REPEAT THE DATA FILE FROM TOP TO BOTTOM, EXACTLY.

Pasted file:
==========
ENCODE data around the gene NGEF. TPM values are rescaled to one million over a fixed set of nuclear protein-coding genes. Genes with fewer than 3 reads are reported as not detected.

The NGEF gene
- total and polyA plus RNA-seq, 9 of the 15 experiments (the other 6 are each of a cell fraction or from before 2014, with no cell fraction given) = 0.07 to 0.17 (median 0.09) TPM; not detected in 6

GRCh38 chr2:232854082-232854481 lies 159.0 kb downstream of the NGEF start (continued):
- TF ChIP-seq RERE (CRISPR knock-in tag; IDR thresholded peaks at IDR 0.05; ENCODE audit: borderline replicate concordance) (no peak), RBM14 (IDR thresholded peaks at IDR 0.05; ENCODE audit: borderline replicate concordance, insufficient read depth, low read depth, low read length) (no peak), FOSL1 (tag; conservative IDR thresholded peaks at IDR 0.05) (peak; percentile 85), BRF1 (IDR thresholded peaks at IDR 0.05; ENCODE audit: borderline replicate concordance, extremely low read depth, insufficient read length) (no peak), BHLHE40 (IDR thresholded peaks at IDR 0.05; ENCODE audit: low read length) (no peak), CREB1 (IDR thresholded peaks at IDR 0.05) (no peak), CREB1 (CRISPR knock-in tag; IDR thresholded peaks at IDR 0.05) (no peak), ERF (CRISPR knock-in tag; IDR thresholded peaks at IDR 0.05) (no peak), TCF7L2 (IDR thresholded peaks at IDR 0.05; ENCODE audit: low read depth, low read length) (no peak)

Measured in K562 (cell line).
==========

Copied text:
ENCODE data around the gene NGEF. TPM values are rescaled to one million over a fixed set of nuclear protein-coding genes. Genes with fewer than 3 reads are reported as not detected.

The NGEF gene
- total and polyA plus RNA-seq, 9 of the 15 experiments (the other 6 are each of a cell fraction or from before 2014, with no cell fraction given) = 0.07 to 0.17 (median 0.09) TPM; not detected in 6

GRCh38 chr2:232854082-232854481 lies 159.0 kb downstream of the NGEF start (continued):
- TF ChIP-seq RERE (CRISPR knock-in tag; IDR thresholded peaks at IDR 0.05; ENCODE audit: borderline replicate concordance) (no peak), RBM14 (IDR thresholded peaks at IDR 0.05; ENCODE audit: borderline replicate concordance, insufficient read depth, low read depth, low read length) (no peak), FOSL1 (tag; conservative IDR thresholded peaks at IDR 0.05) (peak; percentile 85), BRF1 (IDR thresholded peaks at IDR 0.05; ENCODE audit: borderline replicate concordance, extremely low read depth, insufficient read length) (no peak), BHLHE40 (IDR thresholded peaks at IDR 0.05; ENCODE audit: low read length) (no peak), CREB1 (IDR thresholded peaks at IDR 0.05) (no peak), CREB1 (CRISPR knock-in tag; IDR thresholded peaks at IDR 0.05) (no peak), ERF (CRISPR knock-in tag; IDR thresholded peaks at IDR 0.05) (no peak), TCF7L2 (IDR thresholded peaks at IDR 0.05; ENCODE audit: low read depth, low read length) (no peak)

Measured in K562 (cell line).